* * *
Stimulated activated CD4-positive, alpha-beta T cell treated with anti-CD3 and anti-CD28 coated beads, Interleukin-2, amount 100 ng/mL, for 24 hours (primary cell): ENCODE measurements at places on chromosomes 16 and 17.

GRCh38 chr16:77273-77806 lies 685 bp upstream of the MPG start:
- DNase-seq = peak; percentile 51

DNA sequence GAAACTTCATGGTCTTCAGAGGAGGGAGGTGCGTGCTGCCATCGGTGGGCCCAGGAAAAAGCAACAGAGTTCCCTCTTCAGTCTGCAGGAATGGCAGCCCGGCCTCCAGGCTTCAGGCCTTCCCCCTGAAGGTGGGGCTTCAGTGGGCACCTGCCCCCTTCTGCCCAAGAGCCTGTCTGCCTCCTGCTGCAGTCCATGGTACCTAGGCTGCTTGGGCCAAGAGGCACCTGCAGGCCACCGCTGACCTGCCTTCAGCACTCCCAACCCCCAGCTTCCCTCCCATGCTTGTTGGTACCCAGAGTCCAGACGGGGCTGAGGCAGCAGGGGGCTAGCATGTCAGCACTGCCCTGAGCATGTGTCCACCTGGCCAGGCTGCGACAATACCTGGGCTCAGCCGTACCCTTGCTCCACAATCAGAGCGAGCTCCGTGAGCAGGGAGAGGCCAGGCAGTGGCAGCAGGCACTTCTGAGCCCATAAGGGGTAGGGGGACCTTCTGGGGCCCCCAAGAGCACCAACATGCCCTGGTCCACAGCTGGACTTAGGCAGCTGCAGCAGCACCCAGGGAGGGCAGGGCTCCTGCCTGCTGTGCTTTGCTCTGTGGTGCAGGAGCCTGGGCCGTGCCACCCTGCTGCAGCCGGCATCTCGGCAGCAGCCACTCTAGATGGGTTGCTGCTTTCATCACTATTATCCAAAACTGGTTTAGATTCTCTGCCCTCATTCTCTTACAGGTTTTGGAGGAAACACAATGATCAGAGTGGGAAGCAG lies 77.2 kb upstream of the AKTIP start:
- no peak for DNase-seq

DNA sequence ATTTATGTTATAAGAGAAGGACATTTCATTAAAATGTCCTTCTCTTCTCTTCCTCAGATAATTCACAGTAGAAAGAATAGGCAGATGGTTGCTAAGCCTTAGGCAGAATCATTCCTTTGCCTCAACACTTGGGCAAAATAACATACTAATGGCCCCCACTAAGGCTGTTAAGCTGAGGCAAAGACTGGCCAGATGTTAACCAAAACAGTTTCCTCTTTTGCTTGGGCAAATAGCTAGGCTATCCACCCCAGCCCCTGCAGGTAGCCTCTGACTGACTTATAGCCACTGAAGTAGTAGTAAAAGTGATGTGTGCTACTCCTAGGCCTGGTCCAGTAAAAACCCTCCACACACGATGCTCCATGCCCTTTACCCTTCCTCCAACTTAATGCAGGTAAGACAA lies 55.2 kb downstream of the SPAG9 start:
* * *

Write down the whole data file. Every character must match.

Stimulated activated CD4-positive, alpha-beta T cell treated with anti-CD3 and anti-CD28 coated beads, Interleukin-2, amount 100 ng/mL, for 24 hours (primary cell): ENCODE measurements at places on chromosomes 16 and 17.

GRCh38 chr16:77273-77806 lies 685 bp upstream of the MPG start:
- DNase-seq = peak; percentile 51

DNA sequence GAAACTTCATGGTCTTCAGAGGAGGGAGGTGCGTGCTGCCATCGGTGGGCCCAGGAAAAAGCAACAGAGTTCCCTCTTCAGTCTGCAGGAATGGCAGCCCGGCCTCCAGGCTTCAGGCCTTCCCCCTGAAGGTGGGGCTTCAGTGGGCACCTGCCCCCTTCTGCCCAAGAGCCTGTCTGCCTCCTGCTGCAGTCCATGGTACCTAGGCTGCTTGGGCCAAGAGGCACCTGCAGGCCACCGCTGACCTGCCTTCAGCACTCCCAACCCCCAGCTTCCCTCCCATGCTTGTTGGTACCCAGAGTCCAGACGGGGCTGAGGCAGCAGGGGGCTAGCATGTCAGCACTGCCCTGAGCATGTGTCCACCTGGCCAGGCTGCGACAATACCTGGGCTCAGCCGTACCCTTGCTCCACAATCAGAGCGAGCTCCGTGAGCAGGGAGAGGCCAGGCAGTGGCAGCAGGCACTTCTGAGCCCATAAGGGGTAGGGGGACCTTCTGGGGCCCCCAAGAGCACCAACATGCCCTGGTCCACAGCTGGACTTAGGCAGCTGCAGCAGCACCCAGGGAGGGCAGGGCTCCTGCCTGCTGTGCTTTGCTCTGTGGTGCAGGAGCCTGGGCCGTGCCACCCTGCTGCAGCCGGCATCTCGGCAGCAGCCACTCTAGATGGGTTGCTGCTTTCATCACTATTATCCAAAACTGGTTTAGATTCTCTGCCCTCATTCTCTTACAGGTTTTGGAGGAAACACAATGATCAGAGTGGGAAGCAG lies 77.2 kb upstream of the AKTIP start:
- no peak for DNase-seq

DNA sequence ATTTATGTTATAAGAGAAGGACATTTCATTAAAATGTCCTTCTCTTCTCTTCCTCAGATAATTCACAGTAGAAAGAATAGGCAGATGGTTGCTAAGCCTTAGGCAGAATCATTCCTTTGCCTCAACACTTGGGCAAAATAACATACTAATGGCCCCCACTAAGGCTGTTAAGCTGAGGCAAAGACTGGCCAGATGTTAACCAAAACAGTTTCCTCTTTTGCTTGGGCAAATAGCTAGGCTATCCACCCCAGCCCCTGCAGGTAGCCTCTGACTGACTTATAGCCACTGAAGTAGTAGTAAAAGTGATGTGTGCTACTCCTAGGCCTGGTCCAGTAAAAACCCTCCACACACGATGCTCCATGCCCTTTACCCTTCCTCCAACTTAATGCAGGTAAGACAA lies 55.2 kb downstream of the SPAG9 start: